As far as publicly traded software-as-a-service (SaaS) companies go, Q2 Holdings (NYSE:QTWO) isn't exactly a household name. However, it has an interesting value proposition for the thousands of smaller banks in the United States, and there could be a huge market opportunity over the coming years. In this Fool Live video clip, recorded on March 25, Fool.com contributor Brian Feroldi breaks down Q2's business and explains why he thinks investors should pay attention to it. 

Brian Feroldi: I'm going to move on to another underappreciated stock called Q2 Holdings. The way I found out if these stocks were appreciated or not was by looking at the popularity ranking on Fools, and this is the 504th most popular Motley Fool recommendation. People don't seem to know or know about this company or like it. It could be because of the name itself, Q2 Holdings, it could do anything. The ticker symbol here is Q2WO.

This company came public in 2014, 2015ish. It has been a great stock to hold. It has thumped these stock markets. It's a five-bagger and counting. This is a company that is a software as a service business that's focused on regional and community banks. They provide all kinds of software solutions for regional and community banks which lack the access to funding and research and development to develop the tools that they need to compete with big banks.

If you're a customer of Bank of America (NYSE: BAC), Wells Fargo (NYSE: WFC), you have access to a great mobile app that was custom-built for those companies to help with ACH and bill payments. If you're a small bank, how do you afford those things? One answer is to partner with Q2 Holdings, which provides all those tools for you and you don't have to build them from scratch.

A couple of the tools that this company offers is bill payments, person-to-person payments, you could do remote deposit with them. On the business side, they can also help with ACH transfers or wire payments. You can do a high-volume transactions. The company has tools that help with fraud detection, with multifactor authentication. You can get to online account enrollment, they can really help you to get your website setup so that local customers can access your bank. They can help with loan decisions, they can help to make sure that loans are processed the right way. They also offer APIs that can be built right into the banking's website and app to make sure that services can be easily accessed. These are all the behind-the-scenes tools that Q2 offers to help small local banks compete.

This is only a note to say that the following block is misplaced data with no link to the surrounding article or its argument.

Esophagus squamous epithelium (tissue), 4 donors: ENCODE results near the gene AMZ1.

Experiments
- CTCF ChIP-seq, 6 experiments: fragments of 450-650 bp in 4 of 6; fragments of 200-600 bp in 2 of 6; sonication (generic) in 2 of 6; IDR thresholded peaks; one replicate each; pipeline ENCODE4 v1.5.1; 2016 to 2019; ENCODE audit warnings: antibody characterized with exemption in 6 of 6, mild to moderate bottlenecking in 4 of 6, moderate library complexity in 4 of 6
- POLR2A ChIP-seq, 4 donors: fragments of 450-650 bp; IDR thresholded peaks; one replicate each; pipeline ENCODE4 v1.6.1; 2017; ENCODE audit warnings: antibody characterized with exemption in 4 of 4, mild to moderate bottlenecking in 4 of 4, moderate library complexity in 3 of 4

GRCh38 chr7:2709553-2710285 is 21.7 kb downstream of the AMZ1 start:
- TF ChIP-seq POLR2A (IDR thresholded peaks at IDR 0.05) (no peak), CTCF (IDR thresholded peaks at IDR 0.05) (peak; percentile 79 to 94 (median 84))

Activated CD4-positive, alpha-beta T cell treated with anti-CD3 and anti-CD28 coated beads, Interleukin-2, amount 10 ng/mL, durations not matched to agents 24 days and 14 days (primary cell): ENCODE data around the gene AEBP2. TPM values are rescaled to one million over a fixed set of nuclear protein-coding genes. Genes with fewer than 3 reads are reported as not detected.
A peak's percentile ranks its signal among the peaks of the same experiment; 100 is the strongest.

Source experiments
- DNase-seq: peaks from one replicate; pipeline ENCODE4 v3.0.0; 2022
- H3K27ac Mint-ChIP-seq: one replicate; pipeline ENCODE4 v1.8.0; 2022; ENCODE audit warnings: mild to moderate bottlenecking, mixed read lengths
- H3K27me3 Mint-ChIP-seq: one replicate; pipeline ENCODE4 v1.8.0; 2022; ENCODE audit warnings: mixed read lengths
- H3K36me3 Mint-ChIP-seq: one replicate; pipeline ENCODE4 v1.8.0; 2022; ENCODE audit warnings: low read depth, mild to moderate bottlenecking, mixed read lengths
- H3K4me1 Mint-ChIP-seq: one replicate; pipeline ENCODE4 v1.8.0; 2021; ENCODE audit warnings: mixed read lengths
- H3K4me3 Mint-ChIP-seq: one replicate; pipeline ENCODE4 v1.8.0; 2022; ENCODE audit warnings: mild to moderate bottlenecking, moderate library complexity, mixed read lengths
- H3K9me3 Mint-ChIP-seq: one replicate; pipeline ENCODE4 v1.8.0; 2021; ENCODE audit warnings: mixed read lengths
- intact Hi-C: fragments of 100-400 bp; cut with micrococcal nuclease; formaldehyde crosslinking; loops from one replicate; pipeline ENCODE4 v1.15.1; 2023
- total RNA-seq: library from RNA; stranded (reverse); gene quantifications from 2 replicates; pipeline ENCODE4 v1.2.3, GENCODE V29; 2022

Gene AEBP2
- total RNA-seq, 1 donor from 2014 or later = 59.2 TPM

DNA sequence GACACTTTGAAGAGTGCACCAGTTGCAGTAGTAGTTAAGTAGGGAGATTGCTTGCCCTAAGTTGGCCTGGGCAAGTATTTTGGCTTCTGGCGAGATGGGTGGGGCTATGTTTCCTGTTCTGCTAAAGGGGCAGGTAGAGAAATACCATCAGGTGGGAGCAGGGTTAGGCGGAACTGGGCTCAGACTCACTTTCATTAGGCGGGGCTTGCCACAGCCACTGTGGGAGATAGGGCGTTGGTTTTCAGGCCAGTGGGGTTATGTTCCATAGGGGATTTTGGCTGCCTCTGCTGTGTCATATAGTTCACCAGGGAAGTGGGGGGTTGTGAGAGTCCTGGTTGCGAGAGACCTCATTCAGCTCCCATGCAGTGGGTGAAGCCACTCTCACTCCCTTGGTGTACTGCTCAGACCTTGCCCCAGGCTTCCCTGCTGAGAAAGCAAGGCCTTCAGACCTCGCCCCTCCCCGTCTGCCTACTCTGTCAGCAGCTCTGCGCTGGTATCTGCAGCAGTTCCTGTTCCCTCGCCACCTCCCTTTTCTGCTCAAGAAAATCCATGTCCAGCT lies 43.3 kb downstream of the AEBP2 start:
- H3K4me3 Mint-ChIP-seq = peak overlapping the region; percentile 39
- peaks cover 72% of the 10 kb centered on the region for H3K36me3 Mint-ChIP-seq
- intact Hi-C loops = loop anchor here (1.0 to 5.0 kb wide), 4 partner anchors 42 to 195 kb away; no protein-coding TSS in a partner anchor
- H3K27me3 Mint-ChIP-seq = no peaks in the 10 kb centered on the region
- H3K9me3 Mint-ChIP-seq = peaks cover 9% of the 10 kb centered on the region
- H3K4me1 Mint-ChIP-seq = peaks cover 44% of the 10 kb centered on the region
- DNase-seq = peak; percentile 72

If you look at their results over time, they have consistently added new banking customers. At a relatively slow pace, their growth is less than 10 percent per year, it's more of a high single-digit grower. But they've consistently grown this number. It takes a huge amount of sales efforts to get a bank to switch over to your solutions. But once they're in, they tend to be very sticky. Q2 as a long history of upselling it's customers over time, so it's nailing the land and expand model. If you look at the company's revenue retention rates, they're well into the 120s, which is a very good number for a SaaS company.

They also have a pretty good churn. Once your bank gets adopted on these, it's really hard to switch over. Five percentage churn suggests that probably these companies are being merged or even failing, that's not a very high number. If you look at the company's revenue growth, it's as smooth as it gets. The company has just consistently grown its top-line basically since its founding, and this is just the numbers since coming public.

Now, this is in a very high-margin business like you might be used to seeing with other SaaS companies. This is a company with a gross margin somewhere between 40-50%. It has bounced around a little bit in recent quarters because it has made some acquisitions. On a GAAP basis, it is losing money. Some of that is temporary in nature. If you adjust for a one-time contribution, it is actually profitable on a non-GAAP basis.

The growth plan from here is pretty simple; launch new products, launch new services, make occasional acquisitions, and they have a pretty big potential. There's over 10,000 banks that they have identified as potential targets. Right now, they're at about 450, and they've pegged their market opportunity at about $10 billion in the United States.

On a valuation perspective, it's not that expensive, it's not that cheap either. It's trading about 14, less about 13 times sales, a few hundered times next year's earnings multiple. That's because it's on the border between profitable, not-profitable. The price to sales ratio is a little bit misleading because again, this has a 40-ish percent gross margin, not an 80-ish percent gross margin. But Q2, it's a stock that I own, a stock that I've owned for a long time and it just doesn't get enough love.

This article represents the opinion of the writer, who may disagree with the “official” recommendation position of a Motley Fool premium advisory service. We’re motley! Questioning an investing thesis -- even one of our own -- helps us all think critically about investing and make decisions that help us become smarter, happier, and richer.